To allow it to make the price cut without compromising on profits, the US electric carmaker is to close almost all of its showrooms over the next few months and switch to an online-only sales model.
Shutting physical stores, except for a handful of ‘galleries’, will allow the firm to cut its costs by around 6%, savings it will pass on to customers through lower prices across its range of vehicles.
“This is the only way to achieve the savings for this car and be financially sustainable,” said chief executive Musk.
“It is excruciatingly difficult to make this car for US$35,000 and be financially sustainable.”
In January, the price of a Model 3 was cut to US$42,900.
Wedbush Securities analyst Daniel Ives said the price cut was a “potential game changer” for Tesla’s growth.
“While there are still questions that need to be answered around logistics and delivery... we believe this strategic shift was the right move at the right time for Tesla,” he said in a note to clients.
But investors in New York haven’t reacted too well to the news, with shares down 3.9% to US$307.45 in pre-market trading.
Over the past year, Tesla has shrunk the Model 3 battery, tweaked the manufacturing process and axed thousands of jobs in a bid to deliver the promised US$35,000 price tag.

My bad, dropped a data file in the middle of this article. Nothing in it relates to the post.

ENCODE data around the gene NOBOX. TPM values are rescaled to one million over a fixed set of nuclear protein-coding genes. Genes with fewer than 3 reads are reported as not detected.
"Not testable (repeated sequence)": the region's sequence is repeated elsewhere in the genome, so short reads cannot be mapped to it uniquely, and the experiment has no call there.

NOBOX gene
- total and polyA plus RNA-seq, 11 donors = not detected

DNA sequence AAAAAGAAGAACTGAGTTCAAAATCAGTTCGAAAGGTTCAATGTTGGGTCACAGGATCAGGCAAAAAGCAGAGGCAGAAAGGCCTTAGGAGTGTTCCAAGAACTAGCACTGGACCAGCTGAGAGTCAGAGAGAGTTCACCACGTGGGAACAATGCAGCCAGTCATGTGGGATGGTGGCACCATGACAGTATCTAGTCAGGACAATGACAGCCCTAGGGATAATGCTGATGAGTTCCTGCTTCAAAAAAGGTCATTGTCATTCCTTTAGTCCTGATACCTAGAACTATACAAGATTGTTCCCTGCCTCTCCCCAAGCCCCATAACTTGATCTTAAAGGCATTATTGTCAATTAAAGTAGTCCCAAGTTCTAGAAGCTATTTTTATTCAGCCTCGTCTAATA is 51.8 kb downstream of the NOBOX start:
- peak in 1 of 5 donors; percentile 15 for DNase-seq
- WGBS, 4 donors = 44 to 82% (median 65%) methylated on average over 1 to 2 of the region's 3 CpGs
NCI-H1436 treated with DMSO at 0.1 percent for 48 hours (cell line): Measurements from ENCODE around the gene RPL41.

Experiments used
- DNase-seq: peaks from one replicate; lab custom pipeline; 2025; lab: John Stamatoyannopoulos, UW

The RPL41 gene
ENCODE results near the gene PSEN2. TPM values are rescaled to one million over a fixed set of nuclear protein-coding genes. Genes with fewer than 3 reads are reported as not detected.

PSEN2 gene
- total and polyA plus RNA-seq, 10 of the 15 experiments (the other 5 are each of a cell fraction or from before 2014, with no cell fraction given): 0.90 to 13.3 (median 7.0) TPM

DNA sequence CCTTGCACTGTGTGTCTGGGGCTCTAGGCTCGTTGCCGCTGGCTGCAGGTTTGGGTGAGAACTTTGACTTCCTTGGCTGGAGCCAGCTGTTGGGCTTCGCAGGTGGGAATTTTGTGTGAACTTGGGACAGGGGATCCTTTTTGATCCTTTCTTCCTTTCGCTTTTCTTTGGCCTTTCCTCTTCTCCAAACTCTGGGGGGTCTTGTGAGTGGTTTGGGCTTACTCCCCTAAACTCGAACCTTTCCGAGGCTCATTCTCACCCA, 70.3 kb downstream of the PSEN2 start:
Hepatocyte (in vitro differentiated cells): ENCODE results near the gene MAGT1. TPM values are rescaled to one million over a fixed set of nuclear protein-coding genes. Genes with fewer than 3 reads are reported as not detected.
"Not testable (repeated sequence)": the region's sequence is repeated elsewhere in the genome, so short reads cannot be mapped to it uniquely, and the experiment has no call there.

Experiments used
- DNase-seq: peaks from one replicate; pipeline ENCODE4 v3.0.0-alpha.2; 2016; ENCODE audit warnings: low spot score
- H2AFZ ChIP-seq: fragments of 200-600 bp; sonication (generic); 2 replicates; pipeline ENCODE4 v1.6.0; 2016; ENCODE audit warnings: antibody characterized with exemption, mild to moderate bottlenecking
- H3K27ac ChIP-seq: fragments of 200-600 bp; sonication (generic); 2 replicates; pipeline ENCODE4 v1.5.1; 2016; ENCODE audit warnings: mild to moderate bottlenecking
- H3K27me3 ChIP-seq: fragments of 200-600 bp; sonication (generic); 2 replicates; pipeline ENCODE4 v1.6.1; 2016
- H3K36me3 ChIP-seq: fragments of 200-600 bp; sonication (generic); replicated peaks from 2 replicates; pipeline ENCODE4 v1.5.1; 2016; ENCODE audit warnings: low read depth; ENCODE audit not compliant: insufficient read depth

Tesla needs Model 3 to be a success
More than 400,000 customers put a deposit down on the car when it was first announced, but production issues, higher prices and other delays have caused troubles following its launch.
Despite the teething troubles, Musk reckons there is still enough pent-up demand to sell around 500,000 Model 3s annually at the US$35,000 starting price. Last year it sold fewer than 140,000.
Tesla is trying to balance its books after years of – often hefty – losses. It scraped a profit in the final two quarters of 2018 but is expected to fall back into the red in the opening three months of 2019.
Model 3, which opens up a much bigger market for Tesla than its other, more expensive cars, is vital to that effort.